Feminism and Shakespeare's Tragedies Collide
“I’ve slaved for years to get my doctorate, but in a field like mine that’s so well trod, you run the risk of contradicting men who’ve risen to the rank of scared cow, and dying on the horns of those who rule the pasture with an iron cud. Not that I’m some kind of feminist. I shave my legs and I get nervous in a crowd — it’s just that … I was labelled as a crackpot, by the sacred herd if Academe; and after years spent as a laughingstock, I finally came to think that it was true. But, Desdemona, now that I’ve met you, I want to stand out in that field and cry, “Bullshit!”” (37).
Feminism in the book starts off by Constance being able to work as an assistant professor. The fact that she is able to work displays the improvement in women’s rights in modern society. Although she is able to work as an assistant professor, Constance is still overpowered and taken advantage of by Professor Claude Night. He abuses Constance’s loyal and gullible personality by making her do all his work. After meeting Desdemona she realizes that the importance of standing up to Claude and no longer degrading herself.
“For safety did I first secrete my sex. I mean! — I’ll have to trust you with the truth. My name is Constance. I’m a woman." (77)
Gender identity takes a big part in Goodnight Desdemona (Good Morning Juliet). Constance is seen crossing gender roles for her safety. This eventually adds a plot twist to the story as the switch of genders results in exposure of hidden love. As Romeo and Juliet both end up falling for Constance as she struggles to escape the trap of love. The fact that Constance feels she needed to change her gender to feel safe displays that she felt unsafe as a woman. Acting as a man gave her more protection than she would've gotten if she was a woman, which indicates the inequality present between gender roles.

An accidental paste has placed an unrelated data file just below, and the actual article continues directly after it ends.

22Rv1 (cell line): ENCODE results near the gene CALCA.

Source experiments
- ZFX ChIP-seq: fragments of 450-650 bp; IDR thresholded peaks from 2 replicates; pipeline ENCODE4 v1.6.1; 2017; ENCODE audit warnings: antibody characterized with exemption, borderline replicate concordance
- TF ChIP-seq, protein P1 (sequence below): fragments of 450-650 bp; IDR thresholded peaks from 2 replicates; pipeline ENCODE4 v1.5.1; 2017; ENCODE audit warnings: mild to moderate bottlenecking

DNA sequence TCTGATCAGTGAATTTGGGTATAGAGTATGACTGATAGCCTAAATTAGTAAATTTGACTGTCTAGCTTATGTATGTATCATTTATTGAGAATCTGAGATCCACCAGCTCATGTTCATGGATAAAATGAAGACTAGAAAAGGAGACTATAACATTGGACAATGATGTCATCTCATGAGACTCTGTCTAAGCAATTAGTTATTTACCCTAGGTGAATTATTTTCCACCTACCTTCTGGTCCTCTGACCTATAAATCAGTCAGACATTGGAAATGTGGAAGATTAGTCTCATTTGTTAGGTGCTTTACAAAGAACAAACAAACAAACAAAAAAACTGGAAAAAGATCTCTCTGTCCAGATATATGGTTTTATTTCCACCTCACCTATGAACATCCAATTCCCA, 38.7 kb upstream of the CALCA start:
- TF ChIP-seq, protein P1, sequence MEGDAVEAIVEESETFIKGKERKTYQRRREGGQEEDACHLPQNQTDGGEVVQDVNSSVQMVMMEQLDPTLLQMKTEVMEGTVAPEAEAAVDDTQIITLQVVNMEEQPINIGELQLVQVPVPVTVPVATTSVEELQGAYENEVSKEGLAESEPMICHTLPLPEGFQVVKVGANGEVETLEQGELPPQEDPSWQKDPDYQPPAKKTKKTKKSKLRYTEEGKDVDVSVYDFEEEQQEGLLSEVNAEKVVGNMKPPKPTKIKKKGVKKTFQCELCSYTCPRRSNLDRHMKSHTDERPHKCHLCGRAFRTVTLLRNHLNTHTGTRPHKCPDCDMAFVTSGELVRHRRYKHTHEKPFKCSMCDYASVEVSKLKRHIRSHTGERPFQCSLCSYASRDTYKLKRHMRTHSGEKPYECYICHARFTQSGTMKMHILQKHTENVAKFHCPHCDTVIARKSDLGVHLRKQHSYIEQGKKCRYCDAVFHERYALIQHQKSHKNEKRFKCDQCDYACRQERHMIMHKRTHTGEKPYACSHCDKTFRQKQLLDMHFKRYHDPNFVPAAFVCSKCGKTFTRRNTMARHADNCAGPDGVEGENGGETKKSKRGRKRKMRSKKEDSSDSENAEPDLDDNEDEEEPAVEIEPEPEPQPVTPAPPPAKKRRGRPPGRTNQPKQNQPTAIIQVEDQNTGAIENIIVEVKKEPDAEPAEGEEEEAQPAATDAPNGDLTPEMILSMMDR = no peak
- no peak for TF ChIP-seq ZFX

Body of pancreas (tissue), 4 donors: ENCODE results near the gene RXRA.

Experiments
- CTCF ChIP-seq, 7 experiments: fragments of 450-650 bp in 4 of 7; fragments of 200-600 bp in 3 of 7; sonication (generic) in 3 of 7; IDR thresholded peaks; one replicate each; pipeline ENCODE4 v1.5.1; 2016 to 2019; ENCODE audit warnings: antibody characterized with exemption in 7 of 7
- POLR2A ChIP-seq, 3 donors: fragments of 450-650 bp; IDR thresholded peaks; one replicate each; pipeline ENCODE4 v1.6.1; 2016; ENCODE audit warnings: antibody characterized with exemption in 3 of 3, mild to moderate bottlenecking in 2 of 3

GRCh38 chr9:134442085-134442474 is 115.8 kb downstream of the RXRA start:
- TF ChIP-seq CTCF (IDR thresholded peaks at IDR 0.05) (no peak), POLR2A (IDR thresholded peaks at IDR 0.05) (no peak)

"Love. Love! I love that shit, Claude Night! Amour - at-first-sight, in plain view, a coup de foudre, la vie en soir, amo, amas, amat!!!" (71)
Constance fights the stereotype that men should be the one expressing their love and feelings for the women. Juliet helps constance realize that she doesn’t need to hide her feelings just because they aren’t mutual or directed from Professor Claude Night. Constance realizes she is allowed to have and express her own feelings, and by stating that she loved Claude Night, Constance is able to understand how she feels and in a way move on from her heartbreak.
Situations surrounding women's rights are clearly evident in Goodnight Desdemona (Good Morning Juliet). Beginning with Constance's right to work as a professor, yet still being inferior to Professor Claude Night. This is comparable to how currently male's make somewhat more money than women due to the wage gap. Constance is also seen standing up for her rights when Desdemona brings her to the realization that Constance doing Claude Night's work for him is unfair and "bullshit" (38). This image simply displays the importance of women standing up for their rights together (hence them holding hands and standing tall together) which is similar to the image pictured when Constance and Desdemona cried out "bullshit".